Ques­tions loom over cam­paign do­na­tions

Hartford Courant (Sunday) - - Sundayct - JON LENDER jlen­[email protected]

A to­tal of $47,500 in cam­paign con­tri­bu­tions were made in re­cent months by Hartford Sports Group (HSG) lead part­ner Bruce Man­dell, his wife and their col­lege fresh­man daugh­ter — and now ques­tions have been raised about the le­gal­ity of those do­na­tions, which went to the state Repub­li­can Party and its un­suc­cess­ful gu­ber­na­to­rial nom­i­nee, Bob Ste­fanowski.

The ques­tions loom as the lat­est com­pli­ca­tion in a $14 mil­lion, mostly state-funded project to re­build and re­vive Hartford’s long-dor­mant Dil­lon Sta­dium in Colt Park. Dil­lon is slated to be­come the home of a new United Soc­cer League ex­pan­sion team, Hartford Ath­letic, which Man­dell and his part­ners at HSG are form­ing with the in­ten­tion of start­ing its season of play in the spring.

If the con­tri­bu­tions are found to be il­le­gal by the State Elec­tions En­force­ment Com­mis­sion — which has agreed to in­ves­ti­gate — then HSG could be barred from sign­ing a con­tract with a state quasi-pub­lic agency called the Capi­tol Re­gion De­vel­op­ment Au­thor­ity and the city of Hartford.

That con­tract is nec­es­sary if plans are to move for­ward for HSG to lease the city-owned sta­dium for home games, with the CRDA act­ing as man­ager of the ren­o­vated Dil­lon on be­half of the city. And, of­fi­cials say, that three-way agree­ment — un­der ne­go­ti­a­tion for most of this year — can’t be signed un­til the SEEC de­cides whether the con­tri­bu­tions were le­gal or il­le­gal.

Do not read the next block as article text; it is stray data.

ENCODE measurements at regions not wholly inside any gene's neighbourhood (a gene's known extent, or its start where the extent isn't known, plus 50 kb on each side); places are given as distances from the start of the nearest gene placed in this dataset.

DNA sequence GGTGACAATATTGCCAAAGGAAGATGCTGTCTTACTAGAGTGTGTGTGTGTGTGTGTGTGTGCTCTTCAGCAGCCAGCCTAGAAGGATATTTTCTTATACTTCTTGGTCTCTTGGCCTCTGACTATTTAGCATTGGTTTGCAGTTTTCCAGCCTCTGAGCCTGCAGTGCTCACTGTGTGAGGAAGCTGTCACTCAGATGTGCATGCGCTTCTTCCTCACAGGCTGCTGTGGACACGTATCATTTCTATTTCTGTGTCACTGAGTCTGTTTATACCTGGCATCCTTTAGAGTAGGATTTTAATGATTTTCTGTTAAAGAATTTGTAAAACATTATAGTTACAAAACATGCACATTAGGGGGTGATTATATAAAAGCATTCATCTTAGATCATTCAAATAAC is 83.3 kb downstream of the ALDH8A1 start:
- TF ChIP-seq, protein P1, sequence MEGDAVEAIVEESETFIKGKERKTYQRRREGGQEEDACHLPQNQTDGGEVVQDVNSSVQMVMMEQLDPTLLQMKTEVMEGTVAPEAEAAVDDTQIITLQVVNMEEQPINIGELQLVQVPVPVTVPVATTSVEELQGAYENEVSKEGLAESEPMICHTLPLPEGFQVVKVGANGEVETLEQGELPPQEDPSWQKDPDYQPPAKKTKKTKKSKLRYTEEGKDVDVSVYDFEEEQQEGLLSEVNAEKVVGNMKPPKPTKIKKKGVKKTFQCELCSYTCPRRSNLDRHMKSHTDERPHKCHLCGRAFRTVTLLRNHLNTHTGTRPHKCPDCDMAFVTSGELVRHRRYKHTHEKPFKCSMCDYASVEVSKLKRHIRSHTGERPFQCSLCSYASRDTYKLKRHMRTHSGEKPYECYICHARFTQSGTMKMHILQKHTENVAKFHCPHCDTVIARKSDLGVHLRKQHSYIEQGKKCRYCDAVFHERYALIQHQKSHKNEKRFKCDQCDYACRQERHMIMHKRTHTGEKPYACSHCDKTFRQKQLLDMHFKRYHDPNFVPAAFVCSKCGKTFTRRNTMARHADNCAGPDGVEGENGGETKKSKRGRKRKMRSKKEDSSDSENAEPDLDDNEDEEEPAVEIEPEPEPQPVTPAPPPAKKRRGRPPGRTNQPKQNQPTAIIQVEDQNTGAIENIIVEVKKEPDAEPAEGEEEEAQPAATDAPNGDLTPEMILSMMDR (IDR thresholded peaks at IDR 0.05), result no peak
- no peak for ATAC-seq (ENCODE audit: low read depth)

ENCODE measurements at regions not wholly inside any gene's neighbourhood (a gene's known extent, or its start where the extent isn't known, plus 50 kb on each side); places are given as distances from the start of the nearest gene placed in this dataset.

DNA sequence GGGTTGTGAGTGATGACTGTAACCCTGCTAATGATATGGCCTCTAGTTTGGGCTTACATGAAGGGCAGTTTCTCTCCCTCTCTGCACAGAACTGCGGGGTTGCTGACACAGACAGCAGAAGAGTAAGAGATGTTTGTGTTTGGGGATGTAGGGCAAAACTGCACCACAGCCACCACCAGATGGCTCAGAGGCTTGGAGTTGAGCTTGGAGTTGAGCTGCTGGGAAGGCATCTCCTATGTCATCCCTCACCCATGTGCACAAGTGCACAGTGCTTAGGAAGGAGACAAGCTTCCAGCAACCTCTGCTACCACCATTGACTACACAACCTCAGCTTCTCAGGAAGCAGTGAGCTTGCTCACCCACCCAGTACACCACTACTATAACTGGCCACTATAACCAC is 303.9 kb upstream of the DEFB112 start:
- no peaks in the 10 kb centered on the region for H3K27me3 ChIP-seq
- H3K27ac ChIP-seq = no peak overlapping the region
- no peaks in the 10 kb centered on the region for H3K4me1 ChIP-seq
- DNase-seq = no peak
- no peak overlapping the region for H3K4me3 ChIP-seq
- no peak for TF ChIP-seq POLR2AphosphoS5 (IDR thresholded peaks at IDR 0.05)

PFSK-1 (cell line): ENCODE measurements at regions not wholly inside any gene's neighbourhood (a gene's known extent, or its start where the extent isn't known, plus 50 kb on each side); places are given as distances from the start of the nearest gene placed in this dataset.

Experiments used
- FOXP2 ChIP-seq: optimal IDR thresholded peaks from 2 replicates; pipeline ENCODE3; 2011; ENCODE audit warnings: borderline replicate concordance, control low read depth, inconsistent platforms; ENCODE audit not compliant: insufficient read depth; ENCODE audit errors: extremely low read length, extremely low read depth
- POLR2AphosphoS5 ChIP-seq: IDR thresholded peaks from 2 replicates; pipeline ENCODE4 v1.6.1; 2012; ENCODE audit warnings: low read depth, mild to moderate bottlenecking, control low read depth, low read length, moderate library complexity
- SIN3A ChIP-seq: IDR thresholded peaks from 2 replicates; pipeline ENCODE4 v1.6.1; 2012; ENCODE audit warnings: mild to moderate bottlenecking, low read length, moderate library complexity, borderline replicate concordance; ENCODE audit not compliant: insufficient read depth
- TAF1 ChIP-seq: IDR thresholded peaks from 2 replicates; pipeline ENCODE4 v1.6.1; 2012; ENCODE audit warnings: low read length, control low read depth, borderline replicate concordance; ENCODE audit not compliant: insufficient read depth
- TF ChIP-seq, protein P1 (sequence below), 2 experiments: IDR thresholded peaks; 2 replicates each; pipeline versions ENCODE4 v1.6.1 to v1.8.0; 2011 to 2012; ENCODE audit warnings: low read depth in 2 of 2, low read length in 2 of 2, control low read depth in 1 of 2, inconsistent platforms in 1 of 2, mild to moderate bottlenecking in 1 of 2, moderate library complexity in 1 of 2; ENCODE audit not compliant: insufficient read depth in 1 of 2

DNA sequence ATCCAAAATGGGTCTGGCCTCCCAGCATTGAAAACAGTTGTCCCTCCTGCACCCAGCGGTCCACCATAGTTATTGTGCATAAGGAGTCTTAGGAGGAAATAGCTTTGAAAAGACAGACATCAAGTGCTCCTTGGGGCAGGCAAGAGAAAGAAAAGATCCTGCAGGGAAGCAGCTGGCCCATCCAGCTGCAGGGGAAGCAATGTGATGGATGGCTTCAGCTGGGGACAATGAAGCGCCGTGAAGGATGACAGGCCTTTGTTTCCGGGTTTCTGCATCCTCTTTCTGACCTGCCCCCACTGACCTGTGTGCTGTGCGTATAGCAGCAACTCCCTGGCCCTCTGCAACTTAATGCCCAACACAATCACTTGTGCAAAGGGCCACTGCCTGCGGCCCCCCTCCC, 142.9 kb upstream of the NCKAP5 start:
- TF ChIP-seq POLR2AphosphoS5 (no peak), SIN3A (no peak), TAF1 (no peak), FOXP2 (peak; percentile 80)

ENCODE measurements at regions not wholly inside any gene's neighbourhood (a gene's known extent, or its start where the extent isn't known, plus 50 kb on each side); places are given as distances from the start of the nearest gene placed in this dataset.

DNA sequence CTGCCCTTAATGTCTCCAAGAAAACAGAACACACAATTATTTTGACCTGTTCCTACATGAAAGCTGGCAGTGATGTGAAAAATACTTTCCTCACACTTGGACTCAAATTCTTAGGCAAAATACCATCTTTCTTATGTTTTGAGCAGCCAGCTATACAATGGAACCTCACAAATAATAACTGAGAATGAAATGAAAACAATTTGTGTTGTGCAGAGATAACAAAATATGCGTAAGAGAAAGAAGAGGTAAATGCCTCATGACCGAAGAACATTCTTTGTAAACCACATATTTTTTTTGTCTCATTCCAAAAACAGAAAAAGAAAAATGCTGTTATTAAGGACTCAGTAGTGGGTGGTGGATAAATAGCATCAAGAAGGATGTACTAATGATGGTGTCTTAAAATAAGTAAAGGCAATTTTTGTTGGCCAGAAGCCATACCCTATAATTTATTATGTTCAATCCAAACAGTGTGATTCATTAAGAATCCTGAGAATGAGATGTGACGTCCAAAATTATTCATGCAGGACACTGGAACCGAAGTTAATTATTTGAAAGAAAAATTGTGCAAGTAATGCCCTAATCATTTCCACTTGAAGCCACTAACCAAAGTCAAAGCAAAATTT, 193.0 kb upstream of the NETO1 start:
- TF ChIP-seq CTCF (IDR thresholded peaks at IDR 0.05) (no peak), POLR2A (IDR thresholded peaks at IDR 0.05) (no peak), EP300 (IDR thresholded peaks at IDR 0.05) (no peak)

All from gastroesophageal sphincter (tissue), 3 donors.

Some­times such de­ci­sions take months. Mean­while, the clock is count­ing down to­ward when pro soc­cer is sup­posed to start at Dil­lon.

HSG’s own lawyer, Kevin Reynolds, ac­knowl­edged the pos­si­bil­ity that the con­tri­bu­tions could be il­le­gal — but also ar­gued against such a find­ing — in a Nov. 7 let­ter ask­ing the SEEC to inves-

tigate and re­solve the ques­tion one way or the other.

“By this let­ter,” Reynolds wrote to Michael Brandi, the SEEC’s ex­ec­u­tive di­rec­tor, “Bruce Man­dell, Scott Schoo­ley and Joseph Calafiore” — the three “prin­ci­pals” in the HSG part­ner­ship — “de­clare … that one or more po­lit­i­cal con­tri­bu­tions may have been made by each them in vi­o­la­tion of Conn. Gen. Stat. 9-612 … and 9-704(c)(1).” Those statutes are clean-elec­tion laws, in­tended to keep peo­ple who seek state con­tracts from bankrolling the cam­paigns of can­di­dates from whom they might later seek fa­vors.

The laws pro­hibit state con­trac­tors, and even “prospec­tive state con­trac­tors,” from do­nat­ing to po­lit­i­cal par­ties, can­di­dates for statewide of­fices such as gov­er­nor or a can­di­date for any of­fice who is par­tic­i­pat­ing in the state’s Cit­i­zens’ Elec­tion Pro­gram for pub­lic fi­nanc­ing of cam­paigns.